Children’s of Alabama Leads the Way in Advanced Pediatric Spine Surgery
Contact: Rachel Olis, email@example.com or 205-332-7571
BIRMINGHAM (Sept. 10, 2013) Patients treated at Children’s of Alabama for scoliosis surgery, now have access to the Medtronic O-arm® Intra-operative Imaging System and the StealthStation® Surgical Navigation System.
The advanced imaging and navigation system enables surgeons to pre-operatively plan treatment and operate in the complex and delicate area of the spine.
Children’s of Alabama is currently the only pediatric surgical center in the state that is utilizing the system.
The key to these two technologies is the ability to deliver critical information to the surgeon and surgical team throughout a patient’s surgery. The technology potentially allows surgeons to operate with more accuracy and precision while reducing the amount of radiation exposure to the patient and the medical staff.
“Intra-operative imaging and surgical navigation are vital tools for the surgical team striving for optimal patient outcomes,” says Joseph Khoury, M.D., a pediatric orthopedic surgeon at Children’s of Alabama. “The technology gives surgeons the ability to visualize and track in real-time the position of their surgical instruments and thus avoid critical structures such as the spinal cord.”
For spinal surgery patients, the O-arm® Intra-operative Imaging System generates high-quality, intra-operative images of a patient’s anatomy, and provides surgeons with a large field-of-view in both two and three dimensions. Children’s spine surgeons are using these integrated technologies for treatment planning and surgery for scoliosis.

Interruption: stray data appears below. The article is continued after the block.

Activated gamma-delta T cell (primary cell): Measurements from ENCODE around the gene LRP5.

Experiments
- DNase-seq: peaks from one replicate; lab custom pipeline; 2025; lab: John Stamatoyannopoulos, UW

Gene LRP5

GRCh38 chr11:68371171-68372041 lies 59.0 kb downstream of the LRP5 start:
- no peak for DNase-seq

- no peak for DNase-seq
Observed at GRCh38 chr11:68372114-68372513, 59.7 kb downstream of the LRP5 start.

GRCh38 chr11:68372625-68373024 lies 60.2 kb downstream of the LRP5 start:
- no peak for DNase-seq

The O-arm® Intra-operative Imaging System and the Stealth Station® Surgical Navigation System are manufactured and distributed by Medtronic Inc. (NYSE: MDT). Please consult your physician. A prescription is required. For further information, please contact Medtronic at (877) 242-9504 and/or consult Medtronic’s website at http://www.medtronicneurosurgery.com.
The Division of Orthopedic Surgery at Children’s of Alabama is a leading center of excellence for the diagnosis and treatment of musculoskeletal conditions of childhood. It is a statewide and regional referral center for congenital, developmental and traumatic disorders for children from birth through adolescence. Orthopedic physicians at Children’s evaluate and treat conditions ranging from the simple to the complex including:
• Scoliosis and spinal deformity
• Hip disorders of childhood
• Clubfeet and other foot anomalies
• Congenital and traumatic limb deficiencies
• Limb lengthening
• Blount’s disease and angular limb abnormalities
• Upper extremity and hand disorders
• Fractures and dislocations
• Growth plate injuries
• Neuromuscular disease
• Brachial plexus palsies
About Children’s of Alabama:
Children’s of Alabama has provided specialized medical care for ill and injured children across the state and throughout the southeastern U.S. since 1911. For the past four years, Children’s has been ranked among the best children’s hospital programs in the nation by US News & World Report. Last year, patients made more than 670,000 outpatient and nearly 14,000 inpatient visits to Children’s from every county in Alabama and from 41 other states and four foreign countries. With more than 2 million square feet, it is the third largest pediatric medical facility in the U.S. Children’s offers inpatient and outpatient services across its Russell Campus on Birmingham’s historic Southside with additional outpatient services provided at Children’s South and Children’s on 3rd. Primary care is provided at more than a dozen medical offices in communities across central Alabama. Children’s of Alabama is the only medical center in Alabama dedicated solely to the care and treatment of children. It is a private, not-for-profit medical center that serves as the primary site of the University of Alabama at Birmingham (UAB) pediatric medicine, surgery, research and residency programs. In 2012, Children’s moved much of its inpatient services into a new building named The Benjamin Russell Hospital for Children. More information is available at http://www.childrensal.org